Viruses are vehicles which transmit biological information, reprogramming the function of human, animal or plant cells to produce progeny virions. Viral pathogens are very small, often with a very simple structure. Indeed, enveloped viruses are composed only of a protein shell filled with genetic material, surrounded by a lipid envelope decorated with viral proteins. Nevertheless, viral pathogens like HIV or the hepatitis C virus (HCV) threaten the health of many millions of individuals. Important human pathogens among the group of RNA viruses include hepatitis C virus (HCV) and the respiratory syncytial virus (RSV).
According to WHO estimates, approximately 130 to 150 million people are chronically infected with HCV (WHO Fact Sheet N°164). As a consequence of chronic infection, many patients develop an inflammation of the liver (hepatitis) which can compromise the function of the organ, leading to fibrosis, cirrhosis and hepatocellular carcinoma. Annually approximately 500 000 individuals die due to the long-term consequences of a chronic HCV infection. Fortunately, HCV therapies have been much improved over the past years and today efficacious directly acting antivirals (DAAs) are available. Combination therapies including drugs for different viral targets can eliminate the virus and cure more than 90 % of HCV infected patients. However, major challenges remain: These therapies are highly expensive thus limiting access. Moreover, the vast majority of HCV patients is not diagnosed and due to the slow onset of liver disease is not aware of their infection. Finally, therapy-induced cure does not protect from HCV reinfection. Therefore, major research and public health measures are critical to globally reduce the disease burden by HCV. HCV is mainly transmitted through exposure to infectious blood but distinct patterns of HCV virus transmission have been described, according to geographic region. In Germany and most other high-income countries HCV is primarily transmitted by injection drug use. In contrast, in developing countries where adequate hygiene measures are not routinely in place, transmission via contaminated blood transfusions and unsafe use of syringes still is a major challenge. It has been estimated that three to four million individuals are infected newly each year. Collectively, due to these factors introduction of antivirals alone is unlikely to rapidly reduce HCV disease burden and transmission. Therefore, development of a prophylactic vaccine is an important clinical need and major challenge.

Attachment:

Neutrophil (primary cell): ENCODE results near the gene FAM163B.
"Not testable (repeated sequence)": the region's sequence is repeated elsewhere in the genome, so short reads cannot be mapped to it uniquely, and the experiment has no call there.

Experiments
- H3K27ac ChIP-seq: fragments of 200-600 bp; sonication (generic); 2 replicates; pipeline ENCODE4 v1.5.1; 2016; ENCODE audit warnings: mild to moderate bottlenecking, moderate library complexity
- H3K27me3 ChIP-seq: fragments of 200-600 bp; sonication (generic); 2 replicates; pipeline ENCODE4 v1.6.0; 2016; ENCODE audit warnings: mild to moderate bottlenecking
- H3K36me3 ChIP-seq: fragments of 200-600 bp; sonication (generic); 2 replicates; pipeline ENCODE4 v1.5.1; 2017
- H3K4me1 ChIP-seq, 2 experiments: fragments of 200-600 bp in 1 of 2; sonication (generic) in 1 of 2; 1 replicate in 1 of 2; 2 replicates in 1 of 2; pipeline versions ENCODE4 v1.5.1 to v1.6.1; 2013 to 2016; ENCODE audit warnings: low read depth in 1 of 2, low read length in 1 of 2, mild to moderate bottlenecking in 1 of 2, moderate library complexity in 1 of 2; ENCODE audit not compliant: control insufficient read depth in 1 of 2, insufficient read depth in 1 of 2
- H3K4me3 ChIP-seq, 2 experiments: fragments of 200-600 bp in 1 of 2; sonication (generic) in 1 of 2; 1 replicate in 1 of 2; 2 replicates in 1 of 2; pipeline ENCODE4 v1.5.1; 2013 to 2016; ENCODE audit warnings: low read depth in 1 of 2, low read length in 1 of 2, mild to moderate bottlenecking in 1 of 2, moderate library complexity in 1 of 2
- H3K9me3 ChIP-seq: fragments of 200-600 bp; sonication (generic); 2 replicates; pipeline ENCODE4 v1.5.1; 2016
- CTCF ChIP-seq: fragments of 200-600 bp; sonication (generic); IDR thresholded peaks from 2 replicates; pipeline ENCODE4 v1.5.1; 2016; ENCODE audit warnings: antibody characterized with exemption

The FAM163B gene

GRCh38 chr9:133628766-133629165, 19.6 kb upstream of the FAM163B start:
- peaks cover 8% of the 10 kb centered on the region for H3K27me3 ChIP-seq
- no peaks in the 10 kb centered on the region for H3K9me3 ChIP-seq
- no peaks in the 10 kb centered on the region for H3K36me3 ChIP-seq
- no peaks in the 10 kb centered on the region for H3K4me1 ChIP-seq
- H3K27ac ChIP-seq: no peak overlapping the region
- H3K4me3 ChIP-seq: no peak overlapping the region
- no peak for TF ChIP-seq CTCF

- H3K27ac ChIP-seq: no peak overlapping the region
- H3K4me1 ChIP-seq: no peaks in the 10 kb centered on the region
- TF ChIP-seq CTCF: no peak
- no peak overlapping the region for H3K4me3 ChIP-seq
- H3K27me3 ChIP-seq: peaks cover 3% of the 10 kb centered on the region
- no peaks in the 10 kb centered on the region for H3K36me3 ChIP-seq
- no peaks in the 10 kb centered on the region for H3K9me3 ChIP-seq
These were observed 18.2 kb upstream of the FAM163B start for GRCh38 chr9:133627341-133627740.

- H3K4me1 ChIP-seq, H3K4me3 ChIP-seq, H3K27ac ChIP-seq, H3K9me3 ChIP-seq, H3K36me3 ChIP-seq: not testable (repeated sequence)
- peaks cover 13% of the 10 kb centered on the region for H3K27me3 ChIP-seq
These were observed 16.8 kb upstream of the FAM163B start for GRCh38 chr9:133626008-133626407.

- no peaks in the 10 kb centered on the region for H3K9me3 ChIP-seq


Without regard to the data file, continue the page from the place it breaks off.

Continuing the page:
The respiratory syncytial virus (RSV), like HCV, is distributed globally. RSV can cause severe lower respiratory tract infections; particularly in small children and in immunocompromised patients, for instance transplant recipients. Globally RSV accounts for 33.4 million cases of acute lower respiratory tract infections (ALRI) and between 53 and 199 thousand deaths due to RSV-associated ALRI annually (Nair D, et al. Lancet 2010; 375:1545-55). Currently, there are few treatment options available and no active vaccination that prevents RSV infection is licensed. A monoclonal antibody targeting one of the viral surface proteins (F protein) is used for passive immune protection of children at high risk for severe RSV infection (e.g. children born preterm). Encouragingly, several vaccination approaches including live attenuated RSV variants and recombinant soluble F protein are in clinical development. Moreover, first directly acting antivirals (e.g. RSV membrane fusion inhibitors) have advanced to clinical evaluation for future treatment of RSV infected patients. While these activities raise hope that vaccines and antiviral therapies for RSV can be developed major research efforts are needed to identify novel drug targets, and to understand RSV pathogenesis at the molecular level. Ultimately these efforts are needed to improve therapeutic options and to identify those individuals that most urgently require an RSV prophylaxis.
Researchers within the Division of Experimental Virology, headed by Prof. Dr. Pietschmann, utilize multidisciplinary approaches to investigate the complex lifecycles of these two important viral pathogens. Moreover, the Division Experimental Virology hosts the research teams headed by Prof. Dr. Christine Goffinet (Innate immunity and viral evasion) and by PD Dr. Eike Steinmann (Virus transmission).These two groups enrich the Division´s activities in two key areas of virus research. Collectively, we aim to expand the understanding of basic replication principles of viral pathogens at the molecular level and to translate this information into new approaches for prevention and/or treatment of viral diseases in humans.
Post-doctoral position available in the group Innate Immunity and Viral Evasion led by Jun.-Prof. Christine Goffinet at the Institute of Experimental Virology. Please note the attached document for further information.
The hepatitis C virus (HCV) infects around 160 million people worldwide. Although there are new therapies, HCV infection is still one of the most common causes of liver transplantation as these new drugs are very expensive and...
In the last few years, previously unknown viruses or viruses, which were considered eliminated, have been unveiled: last year, the World Health Organization WHO declared “A Public Health Emergency of International Concern”...
The Instiute for Experimental Virology (Prof. Thomas Pietschmann) is offering a PhD position, which is fully funded by the DFG for a period of three years. Please note the attached document for further information.
How do cells sense and combat a retroviral infection? The newly funded DFG-Priority Programme „Innate Sensing and Restriction of Retroviruses“ will address this central question during the next six years. One of the currently...